One diet program in particular has been under increased scrutiny because of its potential risk for increasing the risk of osteoporosis. Some evidence suggests that high protein, high fat, low carb diets may increase osteoporosis risk. Of particular concern is the large quantity of meat protein and reduced fruit and vegetable intake that many “low carbers” follow. Having large quantities of acid forming meats in the absence of alkalizing fruits and veggies can especially predispose many dieters to a greater risk of osteoporosis.

What To Look For In Your Greens Formula

As stated earlier the unfortunate reality is that most of us lead such a hectic pace of life that we seldom consume the suggested number of servings of fruits and vegetables and consequently we need to look at ways of still getting all the important phytonutrients (plant nutrients), antioxidants, and alkalizing properties that fruits and veggies possess. One answer to this problem lies in the consumption of a quality “greens” formula that is rich in all of these substances. A single serving of a quality greens formula is equivalent to six to eight servings of fruits and veggies. In fact studies have shown that the antioxidant capacity as measured by its ORAC value of land and sea vegetables, and herbs is greater when it has been properly dried than when it was in its “wet” form. This is due to the fact that most of the plant materials volume is made up of water and when the water is removed properly you not only maintain its activity but you concentrate its potency.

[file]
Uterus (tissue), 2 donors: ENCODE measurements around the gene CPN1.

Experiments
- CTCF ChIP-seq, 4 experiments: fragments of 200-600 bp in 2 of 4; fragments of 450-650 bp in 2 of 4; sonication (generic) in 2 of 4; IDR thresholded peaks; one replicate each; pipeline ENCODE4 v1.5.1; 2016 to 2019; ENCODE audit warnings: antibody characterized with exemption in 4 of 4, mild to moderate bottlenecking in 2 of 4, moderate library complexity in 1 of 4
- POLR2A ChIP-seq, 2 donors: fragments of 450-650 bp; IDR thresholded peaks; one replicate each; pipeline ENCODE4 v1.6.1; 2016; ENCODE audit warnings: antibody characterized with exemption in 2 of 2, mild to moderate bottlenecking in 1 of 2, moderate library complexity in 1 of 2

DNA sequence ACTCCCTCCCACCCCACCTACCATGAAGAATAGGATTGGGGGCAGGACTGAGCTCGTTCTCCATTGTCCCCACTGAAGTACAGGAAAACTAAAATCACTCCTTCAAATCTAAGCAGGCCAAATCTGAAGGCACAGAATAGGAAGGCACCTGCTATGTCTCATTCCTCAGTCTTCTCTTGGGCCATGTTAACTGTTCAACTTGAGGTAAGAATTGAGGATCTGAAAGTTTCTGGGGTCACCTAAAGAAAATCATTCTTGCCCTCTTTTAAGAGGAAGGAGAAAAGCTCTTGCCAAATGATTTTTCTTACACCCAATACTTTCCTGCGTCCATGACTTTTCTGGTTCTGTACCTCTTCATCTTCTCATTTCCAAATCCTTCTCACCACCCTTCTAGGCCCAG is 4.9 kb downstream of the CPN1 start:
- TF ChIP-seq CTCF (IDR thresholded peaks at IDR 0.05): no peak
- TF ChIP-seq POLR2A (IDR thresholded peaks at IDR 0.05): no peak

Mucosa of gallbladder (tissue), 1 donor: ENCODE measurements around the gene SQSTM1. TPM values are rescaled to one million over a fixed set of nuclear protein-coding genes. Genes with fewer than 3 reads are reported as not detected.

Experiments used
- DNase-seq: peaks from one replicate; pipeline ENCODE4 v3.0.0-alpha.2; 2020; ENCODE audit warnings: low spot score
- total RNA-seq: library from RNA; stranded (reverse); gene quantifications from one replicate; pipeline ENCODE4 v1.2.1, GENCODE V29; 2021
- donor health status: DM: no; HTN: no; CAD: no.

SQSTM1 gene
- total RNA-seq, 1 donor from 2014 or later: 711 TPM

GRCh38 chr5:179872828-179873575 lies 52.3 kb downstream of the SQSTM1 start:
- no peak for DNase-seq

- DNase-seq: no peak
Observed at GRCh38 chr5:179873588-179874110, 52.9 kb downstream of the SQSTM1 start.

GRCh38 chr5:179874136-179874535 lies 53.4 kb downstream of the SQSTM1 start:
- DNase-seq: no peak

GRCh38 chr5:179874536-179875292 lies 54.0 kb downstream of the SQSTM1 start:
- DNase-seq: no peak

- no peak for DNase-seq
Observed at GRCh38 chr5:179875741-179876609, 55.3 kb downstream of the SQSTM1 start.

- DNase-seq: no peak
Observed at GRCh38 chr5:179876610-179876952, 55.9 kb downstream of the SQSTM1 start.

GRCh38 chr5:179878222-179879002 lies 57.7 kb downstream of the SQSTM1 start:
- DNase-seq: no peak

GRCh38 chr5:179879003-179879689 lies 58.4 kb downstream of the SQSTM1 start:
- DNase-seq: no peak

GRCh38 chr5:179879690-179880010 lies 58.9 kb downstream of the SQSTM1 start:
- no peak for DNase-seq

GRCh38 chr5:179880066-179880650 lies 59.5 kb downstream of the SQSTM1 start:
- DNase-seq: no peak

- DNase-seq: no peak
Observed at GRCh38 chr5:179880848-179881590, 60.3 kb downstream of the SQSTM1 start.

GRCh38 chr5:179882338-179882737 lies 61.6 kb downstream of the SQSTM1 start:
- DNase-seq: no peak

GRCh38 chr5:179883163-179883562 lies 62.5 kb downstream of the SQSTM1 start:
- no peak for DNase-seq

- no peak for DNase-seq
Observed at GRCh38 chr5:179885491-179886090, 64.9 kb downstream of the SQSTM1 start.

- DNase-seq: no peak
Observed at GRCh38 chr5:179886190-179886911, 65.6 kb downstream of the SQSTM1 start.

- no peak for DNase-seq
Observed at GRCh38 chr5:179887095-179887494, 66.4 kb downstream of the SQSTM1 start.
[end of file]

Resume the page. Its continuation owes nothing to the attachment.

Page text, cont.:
With all this being said what are some of the important substances we should look for in a high quality greens formula that not only make up for our nutritional deficit but also provide additional supportive substances?

  1. Green Food Concentrates (barley, alfalfa, spinach, buckwheat, wheatgrass, parsley and aloe)